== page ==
That was where I met Kazungu that day his “father” had died. He asked if I was coming to the burial, and I answered that I would be there. I picked up Rukundo at a quarter to two and we set off to Katoke, where Kazungu’s father had lived. Along the way Rukundo explained how recently Kazungu had started coming back around. He said that Kazungu had finally realized that New Hope really IS his family, and even if he’s not living at New Hope, he is still welcome as a “son”.
Rukundo also explained to me that it was not Kazungu’s father who had died but his uncle. Shocked, I was reminded that in the local culture there is no distinction between a father and an uncle. The uncles are still “fathers” to their nephews and share responsibility for various needs while carrying the same name of “father”.
Katoke is only about a 10 minute drive from New Hope, and I expected the burial to take place somewhere near to the trading center. We arrived and veered off on what looked like a foot path that winded around the houses in the center of town (when I say around, I’m talking three feet from the houses!), winded around trees, children playing and coffee drying in the sun. As we drove deeper and deeper into the bush I was wondering where we would come out.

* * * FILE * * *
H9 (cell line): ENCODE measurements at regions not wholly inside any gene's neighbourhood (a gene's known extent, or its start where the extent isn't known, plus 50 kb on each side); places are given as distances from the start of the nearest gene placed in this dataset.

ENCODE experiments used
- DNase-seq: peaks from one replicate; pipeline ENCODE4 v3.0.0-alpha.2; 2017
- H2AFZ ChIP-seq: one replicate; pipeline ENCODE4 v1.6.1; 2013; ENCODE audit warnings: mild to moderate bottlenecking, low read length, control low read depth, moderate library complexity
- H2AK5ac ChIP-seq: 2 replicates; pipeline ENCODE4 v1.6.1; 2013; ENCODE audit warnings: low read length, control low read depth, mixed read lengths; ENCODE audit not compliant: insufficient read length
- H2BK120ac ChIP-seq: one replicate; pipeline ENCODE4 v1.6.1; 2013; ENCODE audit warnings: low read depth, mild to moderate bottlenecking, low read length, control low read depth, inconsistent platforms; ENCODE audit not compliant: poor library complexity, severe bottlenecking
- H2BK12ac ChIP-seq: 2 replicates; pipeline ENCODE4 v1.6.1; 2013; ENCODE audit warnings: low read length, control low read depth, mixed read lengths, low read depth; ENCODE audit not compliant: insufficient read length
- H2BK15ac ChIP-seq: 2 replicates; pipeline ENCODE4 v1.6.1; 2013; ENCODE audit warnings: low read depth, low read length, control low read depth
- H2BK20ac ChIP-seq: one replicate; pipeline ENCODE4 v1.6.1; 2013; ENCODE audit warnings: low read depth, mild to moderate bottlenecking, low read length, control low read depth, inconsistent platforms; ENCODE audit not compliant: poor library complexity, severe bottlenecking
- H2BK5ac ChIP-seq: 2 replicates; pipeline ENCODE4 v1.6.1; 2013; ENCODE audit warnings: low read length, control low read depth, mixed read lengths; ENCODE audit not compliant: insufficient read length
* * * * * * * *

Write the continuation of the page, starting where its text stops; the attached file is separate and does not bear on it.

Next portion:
Finally, we came to a place where I was told to park the vehicle; we would walk the rest of the way. I could hear singing off in the distance, so I knew that we were not far from where the burial was taking place. I was wearing a nice button up collared shirt, brown khaki pants (trousers if you’re British : ), and my new black leather sandals. We were out in bush bush, cow grazing land, with trees and high grass all around us. It was quite a beautiful scene, one I often think to when I think of “village” in Uganda. Off to the side an old man was grazing his cattle. He came towards us speaking Luganda. I saw him pointing to both sides of us, speaking sharply. I looked at Rukundo who told me there was marsh all around us. We were in the valley and it had been raining, so it was not strange to find wet ground. The question was how could we get through it? The answer was that there was no way around; we just had to walk through.
I began walking with hopes that I could step on patches of grass without getting my feet wet, but one slosh and I could feel the cool muddy water between my toes. I took off my sandals as quickly as I could, rolled up my pants and plowed ahead. The music was becoming louder and we all felt the pressure to get there before the body was in the ground. I made it through the “mud walk” without getting too dirty beyond my feet, which I wiped off with grass once we made it through the marsh. We arrived just in time to see the body placed into the grave. A sheet of iron roofing was laid over the casket followed by rocks. The sound of the rocks on the iron sheet is always a shock to my senses, loud and sharp, a reminder of how “raw” death and burial is in this culture.